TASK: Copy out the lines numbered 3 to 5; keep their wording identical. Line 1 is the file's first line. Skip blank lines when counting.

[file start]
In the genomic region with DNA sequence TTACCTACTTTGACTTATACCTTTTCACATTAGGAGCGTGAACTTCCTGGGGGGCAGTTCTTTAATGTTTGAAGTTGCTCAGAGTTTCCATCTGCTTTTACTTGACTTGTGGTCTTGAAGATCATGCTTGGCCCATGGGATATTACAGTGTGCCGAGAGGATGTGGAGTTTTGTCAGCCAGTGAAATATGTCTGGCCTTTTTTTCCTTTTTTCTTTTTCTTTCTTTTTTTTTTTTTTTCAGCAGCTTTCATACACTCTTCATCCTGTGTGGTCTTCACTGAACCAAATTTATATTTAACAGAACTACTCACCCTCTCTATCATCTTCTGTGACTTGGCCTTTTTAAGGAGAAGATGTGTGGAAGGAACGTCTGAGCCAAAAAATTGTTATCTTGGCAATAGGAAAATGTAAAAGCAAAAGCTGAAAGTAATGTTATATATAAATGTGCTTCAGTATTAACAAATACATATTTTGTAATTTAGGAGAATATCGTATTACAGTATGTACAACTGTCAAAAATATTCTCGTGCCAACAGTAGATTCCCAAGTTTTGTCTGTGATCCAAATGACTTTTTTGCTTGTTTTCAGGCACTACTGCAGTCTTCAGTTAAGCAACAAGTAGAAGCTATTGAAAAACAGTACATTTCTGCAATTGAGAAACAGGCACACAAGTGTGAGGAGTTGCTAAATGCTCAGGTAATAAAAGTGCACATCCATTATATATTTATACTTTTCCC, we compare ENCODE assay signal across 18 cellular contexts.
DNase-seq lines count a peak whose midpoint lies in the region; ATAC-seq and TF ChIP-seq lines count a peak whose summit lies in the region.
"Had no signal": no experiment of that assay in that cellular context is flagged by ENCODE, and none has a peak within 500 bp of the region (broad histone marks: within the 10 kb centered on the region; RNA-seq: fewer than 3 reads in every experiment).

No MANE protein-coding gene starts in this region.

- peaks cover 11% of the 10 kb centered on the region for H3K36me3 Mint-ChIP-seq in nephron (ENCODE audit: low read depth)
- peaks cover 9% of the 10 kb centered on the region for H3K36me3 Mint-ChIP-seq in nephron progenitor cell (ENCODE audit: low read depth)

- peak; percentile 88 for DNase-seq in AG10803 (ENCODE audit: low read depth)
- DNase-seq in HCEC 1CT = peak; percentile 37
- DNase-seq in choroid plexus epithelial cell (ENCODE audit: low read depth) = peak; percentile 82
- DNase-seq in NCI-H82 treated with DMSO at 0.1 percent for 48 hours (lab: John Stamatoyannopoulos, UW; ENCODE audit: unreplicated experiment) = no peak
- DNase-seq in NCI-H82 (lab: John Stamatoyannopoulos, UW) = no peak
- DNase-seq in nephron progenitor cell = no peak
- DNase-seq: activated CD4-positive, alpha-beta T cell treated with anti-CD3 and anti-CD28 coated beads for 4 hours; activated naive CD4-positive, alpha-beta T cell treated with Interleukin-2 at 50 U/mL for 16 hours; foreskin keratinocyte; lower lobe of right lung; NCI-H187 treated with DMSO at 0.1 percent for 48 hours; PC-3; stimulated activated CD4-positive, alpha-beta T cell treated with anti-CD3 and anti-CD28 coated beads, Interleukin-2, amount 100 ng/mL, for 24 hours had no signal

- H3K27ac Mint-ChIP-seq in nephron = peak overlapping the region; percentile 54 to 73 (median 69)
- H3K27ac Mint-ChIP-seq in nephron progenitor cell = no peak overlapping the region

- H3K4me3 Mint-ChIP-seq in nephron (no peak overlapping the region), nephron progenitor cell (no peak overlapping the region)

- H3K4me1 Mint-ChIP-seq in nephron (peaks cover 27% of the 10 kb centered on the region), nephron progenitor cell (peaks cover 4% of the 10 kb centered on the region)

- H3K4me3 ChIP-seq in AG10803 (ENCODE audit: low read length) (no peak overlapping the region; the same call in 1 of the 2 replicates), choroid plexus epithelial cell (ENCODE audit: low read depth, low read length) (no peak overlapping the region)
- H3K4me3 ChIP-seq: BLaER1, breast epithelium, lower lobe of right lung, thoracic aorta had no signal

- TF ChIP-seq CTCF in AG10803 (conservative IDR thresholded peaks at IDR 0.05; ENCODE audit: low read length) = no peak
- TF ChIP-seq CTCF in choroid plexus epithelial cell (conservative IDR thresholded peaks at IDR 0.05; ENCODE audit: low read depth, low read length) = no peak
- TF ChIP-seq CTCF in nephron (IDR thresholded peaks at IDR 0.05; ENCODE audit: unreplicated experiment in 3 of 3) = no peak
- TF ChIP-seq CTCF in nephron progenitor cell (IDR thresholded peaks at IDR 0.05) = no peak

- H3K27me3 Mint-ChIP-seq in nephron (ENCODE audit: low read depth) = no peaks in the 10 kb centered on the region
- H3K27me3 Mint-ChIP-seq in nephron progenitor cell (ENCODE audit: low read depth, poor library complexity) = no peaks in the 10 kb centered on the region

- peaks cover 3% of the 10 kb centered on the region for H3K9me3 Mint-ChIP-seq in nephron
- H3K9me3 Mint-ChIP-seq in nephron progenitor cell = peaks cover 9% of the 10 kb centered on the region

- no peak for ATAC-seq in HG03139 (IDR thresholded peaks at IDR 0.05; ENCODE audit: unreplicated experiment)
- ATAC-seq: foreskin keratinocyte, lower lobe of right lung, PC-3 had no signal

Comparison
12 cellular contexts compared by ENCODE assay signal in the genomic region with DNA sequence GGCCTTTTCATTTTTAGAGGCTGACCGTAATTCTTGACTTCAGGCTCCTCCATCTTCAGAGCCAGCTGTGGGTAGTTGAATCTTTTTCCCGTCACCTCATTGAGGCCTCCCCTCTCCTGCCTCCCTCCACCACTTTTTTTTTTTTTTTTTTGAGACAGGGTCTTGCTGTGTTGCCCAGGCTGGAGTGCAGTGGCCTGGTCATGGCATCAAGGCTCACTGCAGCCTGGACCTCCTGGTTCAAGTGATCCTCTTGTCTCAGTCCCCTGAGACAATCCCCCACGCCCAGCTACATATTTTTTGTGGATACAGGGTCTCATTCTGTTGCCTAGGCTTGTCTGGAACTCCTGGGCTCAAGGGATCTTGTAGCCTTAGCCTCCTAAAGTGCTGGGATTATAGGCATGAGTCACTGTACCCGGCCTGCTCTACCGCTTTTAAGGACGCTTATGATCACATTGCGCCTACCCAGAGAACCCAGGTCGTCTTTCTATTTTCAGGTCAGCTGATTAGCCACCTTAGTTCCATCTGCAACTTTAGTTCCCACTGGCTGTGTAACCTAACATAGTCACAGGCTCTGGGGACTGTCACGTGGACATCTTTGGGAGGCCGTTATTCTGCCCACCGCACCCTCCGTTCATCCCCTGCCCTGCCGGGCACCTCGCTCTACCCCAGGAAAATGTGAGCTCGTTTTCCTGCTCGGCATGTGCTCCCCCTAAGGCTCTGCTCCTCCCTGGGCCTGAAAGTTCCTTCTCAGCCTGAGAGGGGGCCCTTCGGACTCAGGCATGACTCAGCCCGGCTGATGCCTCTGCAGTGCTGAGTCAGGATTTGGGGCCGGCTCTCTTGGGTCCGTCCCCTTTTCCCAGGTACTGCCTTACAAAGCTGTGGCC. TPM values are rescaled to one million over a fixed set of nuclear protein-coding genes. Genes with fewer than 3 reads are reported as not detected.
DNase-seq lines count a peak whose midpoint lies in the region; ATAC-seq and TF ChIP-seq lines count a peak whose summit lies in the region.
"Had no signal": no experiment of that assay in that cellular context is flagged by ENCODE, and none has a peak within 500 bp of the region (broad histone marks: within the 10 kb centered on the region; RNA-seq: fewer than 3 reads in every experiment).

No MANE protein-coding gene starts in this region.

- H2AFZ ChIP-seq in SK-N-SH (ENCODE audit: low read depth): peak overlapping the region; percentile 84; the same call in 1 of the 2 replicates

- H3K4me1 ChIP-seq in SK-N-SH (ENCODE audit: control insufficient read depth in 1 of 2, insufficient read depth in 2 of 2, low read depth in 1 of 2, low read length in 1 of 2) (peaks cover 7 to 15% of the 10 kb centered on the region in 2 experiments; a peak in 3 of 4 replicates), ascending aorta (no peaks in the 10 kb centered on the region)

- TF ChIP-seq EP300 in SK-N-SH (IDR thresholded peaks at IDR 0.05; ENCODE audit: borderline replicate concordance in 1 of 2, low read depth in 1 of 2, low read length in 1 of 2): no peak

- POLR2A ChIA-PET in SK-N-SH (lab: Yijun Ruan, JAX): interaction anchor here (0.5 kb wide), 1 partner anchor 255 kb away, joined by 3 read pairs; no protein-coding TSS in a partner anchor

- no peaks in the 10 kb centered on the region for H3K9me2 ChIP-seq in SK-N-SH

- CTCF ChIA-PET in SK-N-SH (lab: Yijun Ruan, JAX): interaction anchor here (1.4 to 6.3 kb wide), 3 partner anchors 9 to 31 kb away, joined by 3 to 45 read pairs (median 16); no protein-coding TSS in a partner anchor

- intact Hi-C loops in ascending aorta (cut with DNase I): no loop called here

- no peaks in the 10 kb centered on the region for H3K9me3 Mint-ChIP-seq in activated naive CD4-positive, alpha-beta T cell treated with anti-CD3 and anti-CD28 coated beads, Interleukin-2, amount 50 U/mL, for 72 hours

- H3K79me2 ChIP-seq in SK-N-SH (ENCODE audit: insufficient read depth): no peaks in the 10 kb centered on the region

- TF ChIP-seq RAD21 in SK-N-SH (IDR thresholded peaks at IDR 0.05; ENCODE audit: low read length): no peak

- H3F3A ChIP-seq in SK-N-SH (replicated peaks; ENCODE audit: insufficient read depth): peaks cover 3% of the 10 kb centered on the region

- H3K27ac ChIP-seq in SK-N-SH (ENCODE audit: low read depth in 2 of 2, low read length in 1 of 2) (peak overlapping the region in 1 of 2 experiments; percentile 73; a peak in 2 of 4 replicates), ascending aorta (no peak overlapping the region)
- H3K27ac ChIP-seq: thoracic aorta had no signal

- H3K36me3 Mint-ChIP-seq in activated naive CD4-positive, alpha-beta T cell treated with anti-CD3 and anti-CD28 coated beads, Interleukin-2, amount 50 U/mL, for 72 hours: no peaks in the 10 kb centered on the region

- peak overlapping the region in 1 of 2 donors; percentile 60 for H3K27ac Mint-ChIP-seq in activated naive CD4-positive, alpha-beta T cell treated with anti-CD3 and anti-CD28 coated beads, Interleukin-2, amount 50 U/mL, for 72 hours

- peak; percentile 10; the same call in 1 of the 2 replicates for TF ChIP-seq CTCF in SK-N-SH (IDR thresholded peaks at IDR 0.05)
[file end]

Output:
"Had no signal": no experiment of that assay in that cellular context is flagged by ENCODE, and none has a peak within 500 bp of the region (broad histone marks: within the 10 kb centered on the region; RNA-seq: fewer than 3 reads in every experiment).

No MANE protein-coding gene starts in this region.

- peaks cover 11% of the 10 kb centered on the region for H3K36me3 Mint-ChIP-seq in nephron (ENCODE audit: low read depth)